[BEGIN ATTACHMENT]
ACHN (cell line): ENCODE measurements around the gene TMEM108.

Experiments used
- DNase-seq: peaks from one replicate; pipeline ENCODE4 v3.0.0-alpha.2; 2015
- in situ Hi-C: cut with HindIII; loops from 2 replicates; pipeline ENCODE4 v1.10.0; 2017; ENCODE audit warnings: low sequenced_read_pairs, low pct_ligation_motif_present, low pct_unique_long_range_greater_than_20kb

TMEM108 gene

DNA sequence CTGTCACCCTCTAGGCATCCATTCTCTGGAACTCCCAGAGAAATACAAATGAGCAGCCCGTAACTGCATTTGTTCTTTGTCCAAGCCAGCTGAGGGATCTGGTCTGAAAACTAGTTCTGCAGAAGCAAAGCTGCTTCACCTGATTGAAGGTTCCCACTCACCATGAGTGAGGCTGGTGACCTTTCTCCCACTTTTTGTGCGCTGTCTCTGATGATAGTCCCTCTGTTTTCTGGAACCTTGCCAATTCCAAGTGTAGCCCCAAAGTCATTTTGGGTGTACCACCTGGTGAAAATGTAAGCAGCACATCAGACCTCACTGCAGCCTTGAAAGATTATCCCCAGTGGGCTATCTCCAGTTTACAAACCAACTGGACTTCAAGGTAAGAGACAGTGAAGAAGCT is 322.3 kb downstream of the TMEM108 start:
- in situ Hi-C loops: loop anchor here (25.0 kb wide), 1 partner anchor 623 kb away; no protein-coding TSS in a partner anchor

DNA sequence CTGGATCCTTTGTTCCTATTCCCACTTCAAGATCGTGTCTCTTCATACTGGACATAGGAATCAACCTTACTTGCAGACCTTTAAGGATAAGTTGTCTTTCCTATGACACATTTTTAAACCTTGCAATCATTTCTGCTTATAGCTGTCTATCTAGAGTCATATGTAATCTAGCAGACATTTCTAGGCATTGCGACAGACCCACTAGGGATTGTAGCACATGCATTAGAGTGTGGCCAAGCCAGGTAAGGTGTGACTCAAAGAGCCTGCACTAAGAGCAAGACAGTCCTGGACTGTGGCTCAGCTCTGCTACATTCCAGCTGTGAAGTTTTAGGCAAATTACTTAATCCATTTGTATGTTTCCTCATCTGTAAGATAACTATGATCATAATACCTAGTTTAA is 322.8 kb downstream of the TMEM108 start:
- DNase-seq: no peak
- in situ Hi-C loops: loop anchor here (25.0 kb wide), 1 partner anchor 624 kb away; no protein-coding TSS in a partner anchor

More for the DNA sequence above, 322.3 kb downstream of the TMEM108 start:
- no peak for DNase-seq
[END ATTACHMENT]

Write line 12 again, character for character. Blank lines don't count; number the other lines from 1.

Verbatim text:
- no peak for DNase-seq